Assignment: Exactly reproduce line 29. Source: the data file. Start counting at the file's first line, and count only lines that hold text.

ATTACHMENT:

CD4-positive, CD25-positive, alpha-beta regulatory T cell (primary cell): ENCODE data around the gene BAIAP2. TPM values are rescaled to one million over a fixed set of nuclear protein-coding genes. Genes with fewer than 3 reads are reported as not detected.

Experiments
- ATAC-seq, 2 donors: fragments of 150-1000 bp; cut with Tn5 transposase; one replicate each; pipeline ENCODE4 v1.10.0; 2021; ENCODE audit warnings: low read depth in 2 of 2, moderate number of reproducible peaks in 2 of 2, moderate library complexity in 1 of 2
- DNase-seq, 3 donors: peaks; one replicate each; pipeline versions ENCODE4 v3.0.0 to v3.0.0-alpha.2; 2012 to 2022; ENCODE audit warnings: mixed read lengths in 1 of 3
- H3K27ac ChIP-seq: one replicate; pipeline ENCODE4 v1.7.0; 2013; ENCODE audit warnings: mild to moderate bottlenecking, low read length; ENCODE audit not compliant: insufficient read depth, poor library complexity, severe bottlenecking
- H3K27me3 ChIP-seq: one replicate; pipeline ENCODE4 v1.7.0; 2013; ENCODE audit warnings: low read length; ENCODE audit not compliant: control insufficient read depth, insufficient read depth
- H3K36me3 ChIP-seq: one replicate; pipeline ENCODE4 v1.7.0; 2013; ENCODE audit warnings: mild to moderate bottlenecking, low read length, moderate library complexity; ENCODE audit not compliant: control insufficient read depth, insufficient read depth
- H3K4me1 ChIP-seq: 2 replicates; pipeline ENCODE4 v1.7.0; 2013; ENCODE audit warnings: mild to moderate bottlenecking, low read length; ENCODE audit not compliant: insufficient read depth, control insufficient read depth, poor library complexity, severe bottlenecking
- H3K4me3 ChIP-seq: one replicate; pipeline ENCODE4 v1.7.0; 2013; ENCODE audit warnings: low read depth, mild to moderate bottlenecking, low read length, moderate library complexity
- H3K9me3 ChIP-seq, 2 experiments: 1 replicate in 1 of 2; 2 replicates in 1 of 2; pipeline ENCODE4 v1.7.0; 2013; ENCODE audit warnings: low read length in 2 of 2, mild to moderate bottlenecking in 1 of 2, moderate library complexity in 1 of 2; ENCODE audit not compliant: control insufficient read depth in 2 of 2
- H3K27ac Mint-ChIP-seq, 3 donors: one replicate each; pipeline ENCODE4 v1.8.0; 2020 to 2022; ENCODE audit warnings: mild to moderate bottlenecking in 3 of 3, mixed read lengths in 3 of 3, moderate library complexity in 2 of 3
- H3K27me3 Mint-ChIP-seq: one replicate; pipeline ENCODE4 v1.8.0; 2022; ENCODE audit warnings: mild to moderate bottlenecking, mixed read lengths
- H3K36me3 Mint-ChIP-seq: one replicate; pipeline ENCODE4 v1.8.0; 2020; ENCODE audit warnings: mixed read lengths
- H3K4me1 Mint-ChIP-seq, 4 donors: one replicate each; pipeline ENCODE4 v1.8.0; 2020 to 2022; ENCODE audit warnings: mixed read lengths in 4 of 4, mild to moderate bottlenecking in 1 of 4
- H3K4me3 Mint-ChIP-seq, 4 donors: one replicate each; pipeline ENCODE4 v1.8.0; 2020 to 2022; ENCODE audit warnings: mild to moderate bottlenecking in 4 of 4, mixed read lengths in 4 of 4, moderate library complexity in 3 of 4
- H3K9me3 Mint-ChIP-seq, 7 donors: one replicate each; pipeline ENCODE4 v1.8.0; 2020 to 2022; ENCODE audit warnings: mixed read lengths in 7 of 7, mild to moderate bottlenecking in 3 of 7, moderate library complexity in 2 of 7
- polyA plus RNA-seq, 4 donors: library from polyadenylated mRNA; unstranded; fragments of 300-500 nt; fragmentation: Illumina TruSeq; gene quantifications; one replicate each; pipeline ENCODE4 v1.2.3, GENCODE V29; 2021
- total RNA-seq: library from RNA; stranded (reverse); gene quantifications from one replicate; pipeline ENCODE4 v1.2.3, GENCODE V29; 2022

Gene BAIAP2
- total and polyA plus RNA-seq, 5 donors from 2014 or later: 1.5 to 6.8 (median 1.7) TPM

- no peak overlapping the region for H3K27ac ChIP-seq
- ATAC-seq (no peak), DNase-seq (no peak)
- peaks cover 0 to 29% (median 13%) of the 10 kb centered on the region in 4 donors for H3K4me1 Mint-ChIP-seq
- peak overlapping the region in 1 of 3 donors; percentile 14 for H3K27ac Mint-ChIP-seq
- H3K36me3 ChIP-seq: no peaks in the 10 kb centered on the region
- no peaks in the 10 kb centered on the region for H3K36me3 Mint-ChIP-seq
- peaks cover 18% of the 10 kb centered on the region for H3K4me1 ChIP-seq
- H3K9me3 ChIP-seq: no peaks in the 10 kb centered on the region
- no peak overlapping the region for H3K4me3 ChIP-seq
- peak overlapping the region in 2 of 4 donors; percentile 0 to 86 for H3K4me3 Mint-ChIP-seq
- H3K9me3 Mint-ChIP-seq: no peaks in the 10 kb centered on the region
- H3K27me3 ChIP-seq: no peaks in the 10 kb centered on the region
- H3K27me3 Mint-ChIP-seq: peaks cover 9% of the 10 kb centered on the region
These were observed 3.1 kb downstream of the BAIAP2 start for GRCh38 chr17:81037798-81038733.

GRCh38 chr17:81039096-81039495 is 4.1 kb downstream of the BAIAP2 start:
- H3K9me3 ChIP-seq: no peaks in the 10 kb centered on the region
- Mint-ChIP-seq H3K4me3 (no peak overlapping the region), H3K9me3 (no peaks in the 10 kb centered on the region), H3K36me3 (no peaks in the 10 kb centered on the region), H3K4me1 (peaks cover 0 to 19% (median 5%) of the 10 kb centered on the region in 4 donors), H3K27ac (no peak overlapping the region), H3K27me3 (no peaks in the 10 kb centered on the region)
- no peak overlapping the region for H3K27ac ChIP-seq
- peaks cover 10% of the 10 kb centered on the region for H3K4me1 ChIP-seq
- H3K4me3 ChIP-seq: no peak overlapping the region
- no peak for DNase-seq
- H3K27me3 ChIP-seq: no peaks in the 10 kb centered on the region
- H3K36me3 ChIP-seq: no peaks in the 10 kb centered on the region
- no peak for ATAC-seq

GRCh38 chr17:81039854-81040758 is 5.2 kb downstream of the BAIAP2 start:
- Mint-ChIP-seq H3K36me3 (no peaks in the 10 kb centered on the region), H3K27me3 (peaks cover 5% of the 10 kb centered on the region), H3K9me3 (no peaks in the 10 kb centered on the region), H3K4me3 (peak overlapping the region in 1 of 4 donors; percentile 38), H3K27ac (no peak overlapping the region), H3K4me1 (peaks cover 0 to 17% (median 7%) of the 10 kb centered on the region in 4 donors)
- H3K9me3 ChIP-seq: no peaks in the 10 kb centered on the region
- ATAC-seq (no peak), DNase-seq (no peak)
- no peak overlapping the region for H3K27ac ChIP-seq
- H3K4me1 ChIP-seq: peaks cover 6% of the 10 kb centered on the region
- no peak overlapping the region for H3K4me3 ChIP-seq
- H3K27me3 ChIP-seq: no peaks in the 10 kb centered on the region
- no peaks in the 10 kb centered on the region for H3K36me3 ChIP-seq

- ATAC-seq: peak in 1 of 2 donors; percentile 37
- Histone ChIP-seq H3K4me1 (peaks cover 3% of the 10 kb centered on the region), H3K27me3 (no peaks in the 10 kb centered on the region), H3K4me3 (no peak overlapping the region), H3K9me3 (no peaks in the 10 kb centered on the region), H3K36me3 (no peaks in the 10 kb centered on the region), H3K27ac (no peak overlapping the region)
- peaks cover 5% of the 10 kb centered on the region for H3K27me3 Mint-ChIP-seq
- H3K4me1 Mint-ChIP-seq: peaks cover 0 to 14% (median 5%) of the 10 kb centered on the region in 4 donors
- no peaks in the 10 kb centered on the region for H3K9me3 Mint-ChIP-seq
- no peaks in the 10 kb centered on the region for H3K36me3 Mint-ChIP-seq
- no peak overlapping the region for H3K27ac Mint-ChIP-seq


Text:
- no peak overlapping the region for H3K4me3 ChIP-seq